Sunday, April 20, 2014

Slaves R-Us

What’s the difference between a slave and a free man?
A slave is one who must act as he does; A slave is a being without the luxury of free choice, he must always choose the lesser of all evils, otherwise face the harsh alternative. He must pick the cotton of political liberalism, or endure a harsh lashing from the tongue of a conservative whip.

Teacher: We used to have a great religion in the beforetime, in that time we now refer to as the great forgetting.

Student: Let me guess: Catholicism?


Uh, Judaism??

*more laughter*


Teacher: That was an anti-religion; not believing something is just another form of belief... but that’s for another lesson, no Grasshopper, you’re way off.

The great religion of that time we now refer to as the great forgetting was the religion of Authority, usually gift-wrapped in a cartoonish political sham we once called democracy.

Student: Wasn’t the purpose of democracy to make manifest the will of the majority?

Teacher: Well… In theory, I suppose.

No, Democracy was a system of thinly veiled slavery, which enabled wealthy Oligarchs to rule the masses in what had appeared, to an unconscious mind at least, as being a fair system.

The democratic voting process encouraged people to surrender their political power to a self-serving collective, who were usually led by a handful of idealistic individuals, who in turn would pass restrictive laws, borrow ficticious money from corrupt banksters, with compound interest, in order to remove ever more personal freedoms from the general population; thus consolidating it for the benefit of their wealthy sponsors.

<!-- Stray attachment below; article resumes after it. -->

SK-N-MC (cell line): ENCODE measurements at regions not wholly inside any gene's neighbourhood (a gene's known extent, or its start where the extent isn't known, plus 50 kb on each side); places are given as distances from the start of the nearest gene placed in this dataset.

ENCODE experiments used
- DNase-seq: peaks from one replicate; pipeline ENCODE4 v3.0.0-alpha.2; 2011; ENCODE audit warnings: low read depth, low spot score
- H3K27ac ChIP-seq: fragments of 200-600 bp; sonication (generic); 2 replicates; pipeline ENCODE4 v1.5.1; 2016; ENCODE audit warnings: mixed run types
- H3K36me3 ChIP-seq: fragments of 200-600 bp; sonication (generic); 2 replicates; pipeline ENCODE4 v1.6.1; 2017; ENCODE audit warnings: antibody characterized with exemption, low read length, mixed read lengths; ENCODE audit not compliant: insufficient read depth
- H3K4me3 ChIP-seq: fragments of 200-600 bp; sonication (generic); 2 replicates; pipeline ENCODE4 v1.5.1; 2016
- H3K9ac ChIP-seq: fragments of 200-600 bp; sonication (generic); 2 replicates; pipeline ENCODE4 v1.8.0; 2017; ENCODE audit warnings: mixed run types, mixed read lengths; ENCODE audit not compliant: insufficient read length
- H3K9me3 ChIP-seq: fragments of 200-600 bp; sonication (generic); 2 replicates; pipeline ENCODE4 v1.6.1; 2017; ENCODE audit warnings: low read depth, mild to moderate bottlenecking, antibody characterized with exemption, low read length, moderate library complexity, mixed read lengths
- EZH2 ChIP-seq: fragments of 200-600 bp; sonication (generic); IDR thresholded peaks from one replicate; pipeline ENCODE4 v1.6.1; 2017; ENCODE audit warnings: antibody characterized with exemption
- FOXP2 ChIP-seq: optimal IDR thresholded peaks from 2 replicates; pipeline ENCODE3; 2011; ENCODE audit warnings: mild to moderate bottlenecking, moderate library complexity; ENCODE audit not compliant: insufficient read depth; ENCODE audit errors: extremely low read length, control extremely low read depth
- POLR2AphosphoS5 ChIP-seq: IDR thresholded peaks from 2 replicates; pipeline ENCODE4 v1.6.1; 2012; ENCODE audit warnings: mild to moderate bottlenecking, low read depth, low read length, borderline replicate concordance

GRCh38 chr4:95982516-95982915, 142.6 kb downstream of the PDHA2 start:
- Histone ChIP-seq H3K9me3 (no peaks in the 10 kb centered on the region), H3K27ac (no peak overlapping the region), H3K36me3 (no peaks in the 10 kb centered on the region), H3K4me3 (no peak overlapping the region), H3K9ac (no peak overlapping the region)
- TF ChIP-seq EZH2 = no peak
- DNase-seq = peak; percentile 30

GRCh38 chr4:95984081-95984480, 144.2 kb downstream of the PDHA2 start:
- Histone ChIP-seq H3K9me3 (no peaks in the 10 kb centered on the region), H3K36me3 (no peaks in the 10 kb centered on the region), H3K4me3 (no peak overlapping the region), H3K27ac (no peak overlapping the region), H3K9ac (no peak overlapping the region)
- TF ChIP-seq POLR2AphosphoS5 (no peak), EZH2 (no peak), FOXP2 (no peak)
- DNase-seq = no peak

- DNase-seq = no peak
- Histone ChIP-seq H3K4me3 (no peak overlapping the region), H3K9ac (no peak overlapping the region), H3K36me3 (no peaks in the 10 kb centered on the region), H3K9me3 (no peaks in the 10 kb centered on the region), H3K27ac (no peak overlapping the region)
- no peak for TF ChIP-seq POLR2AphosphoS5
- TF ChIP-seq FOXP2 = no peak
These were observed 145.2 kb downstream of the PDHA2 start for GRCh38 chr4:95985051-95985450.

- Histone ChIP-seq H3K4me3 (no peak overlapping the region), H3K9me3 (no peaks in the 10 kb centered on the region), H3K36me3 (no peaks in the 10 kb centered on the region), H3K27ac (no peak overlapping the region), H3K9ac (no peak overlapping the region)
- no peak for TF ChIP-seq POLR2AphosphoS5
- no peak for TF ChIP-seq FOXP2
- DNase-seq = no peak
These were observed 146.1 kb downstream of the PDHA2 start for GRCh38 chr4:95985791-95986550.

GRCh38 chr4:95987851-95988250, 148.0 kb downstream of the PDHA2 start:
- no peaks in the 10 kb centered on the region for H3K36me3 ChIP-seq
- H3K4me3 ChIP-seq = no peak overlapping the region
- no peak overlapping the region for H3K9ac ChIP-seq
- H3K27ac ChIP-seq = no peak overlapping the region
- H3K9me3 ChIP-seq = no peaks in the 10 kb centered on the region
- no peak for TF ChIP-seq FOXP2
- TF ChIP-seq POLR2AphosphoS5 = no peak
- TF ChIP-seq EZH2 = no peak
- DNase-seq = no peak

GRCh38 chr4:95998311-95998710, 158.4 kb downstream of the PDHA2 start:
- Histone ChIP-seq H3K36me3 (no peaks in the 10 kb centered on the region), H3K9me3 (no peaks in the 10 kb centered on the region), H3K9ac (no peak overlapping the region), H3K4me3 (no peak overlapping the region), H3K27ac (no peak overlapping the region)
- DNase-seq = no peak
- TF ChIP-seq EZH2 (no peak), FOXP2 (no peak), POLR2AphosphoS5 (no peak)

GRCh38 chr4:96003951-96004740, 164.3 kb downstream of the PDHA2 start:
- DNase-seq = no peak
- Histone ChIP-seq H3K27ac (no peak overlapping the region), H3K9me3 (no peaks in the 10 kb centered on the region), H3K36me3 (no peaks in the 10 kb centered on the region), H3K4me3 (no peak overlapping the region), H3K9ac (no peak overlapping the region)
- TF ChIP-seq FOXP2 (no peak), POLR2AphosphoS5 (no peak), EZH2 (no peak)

Student: But if the people voted... were they not getting exactly what they had wanted?

Teacher: Not what they wanted... what they deserved!

People had the unshakeable belief that without a benevolent, or even a malevolent authority governing, civilization would descend into chaotic anarchy.

Student: But we have anarchy here in Nova Avalon, and it works just fine.

Teacher: Yes, but that’s because you have experiential knowledge of how anarchy works, and the essential personal responsibility that's required.

We achieved peaceful Anarchy via our brief transition through a clumsy form of Libertarianism... which had turned out to be kind of like going from accounting to lion taming… via, say: banking.